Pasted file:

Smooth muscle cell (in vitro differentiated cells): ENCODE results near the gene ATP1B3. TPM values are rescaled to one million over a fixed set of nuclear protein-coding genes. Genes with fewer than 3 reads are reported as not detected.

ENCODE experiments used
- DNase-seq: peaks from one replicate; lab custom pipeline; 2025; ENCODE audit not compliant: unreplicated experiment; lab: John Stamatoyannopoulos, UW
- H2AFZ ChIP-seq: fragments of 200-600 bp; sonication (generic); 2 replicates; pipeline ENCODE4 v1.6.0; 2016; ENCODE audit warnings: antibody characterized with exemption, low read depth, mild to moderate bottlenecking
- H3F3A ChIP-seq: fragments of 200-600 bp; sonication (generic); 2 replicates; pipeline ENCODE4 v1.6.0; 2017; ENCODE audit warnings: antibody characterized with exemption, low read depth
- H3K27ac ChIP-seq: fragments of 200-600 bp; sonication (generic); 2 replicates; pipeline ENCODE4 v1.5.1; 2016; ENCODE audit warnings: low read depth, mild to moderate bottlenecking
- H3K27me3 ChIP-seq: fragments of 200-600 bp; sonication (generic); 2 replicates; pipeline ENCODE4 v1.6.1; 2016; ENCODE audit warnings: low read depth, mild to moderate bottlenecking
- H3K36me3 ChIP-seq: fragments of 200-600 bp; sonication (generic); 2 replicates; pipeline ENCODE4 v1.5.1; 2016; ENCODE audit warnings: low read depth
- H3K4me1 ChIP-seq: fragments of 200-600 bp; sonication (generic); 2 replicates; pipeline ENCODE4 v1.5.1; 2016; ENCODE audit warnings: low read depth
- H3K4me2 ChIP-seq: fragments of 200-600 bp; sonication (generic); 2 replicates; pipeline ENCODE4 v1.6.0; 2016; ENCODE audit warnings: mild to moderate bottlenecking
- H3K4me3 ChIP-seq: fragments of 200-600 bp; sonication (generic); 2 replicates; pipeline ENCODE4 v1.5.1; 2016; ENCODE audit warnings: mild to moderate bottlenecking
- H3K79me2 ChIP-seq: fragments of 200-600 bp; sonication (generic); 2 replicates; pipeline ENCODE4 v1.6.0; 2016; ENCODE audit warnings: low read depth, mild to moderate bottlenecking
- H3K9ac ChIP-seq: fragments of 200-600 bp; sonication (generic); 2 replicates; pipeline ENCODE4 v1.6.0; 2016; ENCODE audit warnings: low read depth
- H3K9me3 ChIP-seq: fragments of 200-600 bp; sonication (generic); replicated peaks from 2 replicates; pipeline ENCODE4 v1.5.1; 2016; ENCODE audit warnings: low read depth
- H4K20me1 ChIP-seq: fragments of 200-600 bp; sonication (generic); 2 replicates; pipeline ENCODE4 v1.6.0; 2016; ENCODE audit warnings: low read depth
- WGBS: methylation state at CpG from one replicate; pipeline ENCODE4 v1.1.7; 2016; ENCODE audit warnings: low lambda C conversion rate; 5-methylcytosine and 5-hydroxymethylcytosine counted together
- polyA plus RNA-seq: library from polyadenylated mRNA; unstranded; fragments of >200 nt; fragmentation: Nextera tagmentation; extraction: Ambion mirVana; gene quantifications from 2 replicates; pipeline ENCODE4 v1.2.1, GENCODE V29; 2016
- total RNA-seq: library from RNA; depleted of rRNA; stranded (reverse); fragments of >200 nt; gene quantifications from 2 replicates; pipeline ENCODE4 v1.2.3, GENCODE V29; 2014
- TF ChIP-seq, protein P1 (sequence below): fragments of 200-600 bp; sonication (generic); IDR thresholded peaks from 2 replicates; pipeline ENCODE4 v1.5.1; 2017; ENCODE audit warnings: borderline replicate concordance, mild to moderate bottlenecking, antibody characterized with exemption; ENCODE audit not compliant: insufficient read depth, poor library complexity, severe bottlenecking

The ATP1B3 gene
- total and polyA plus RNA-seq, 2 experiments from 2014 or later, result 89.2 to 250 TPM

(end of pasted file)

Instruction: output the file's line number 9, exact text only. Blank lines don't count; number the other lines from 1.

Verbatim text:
- H3K4me1 ChIP-seq: fragments of 200-600 bp; sonication (generic); 2 replicates; pipeline ENCODE4 v1.5.1; 2016; ENCODE audit warnings: low read depth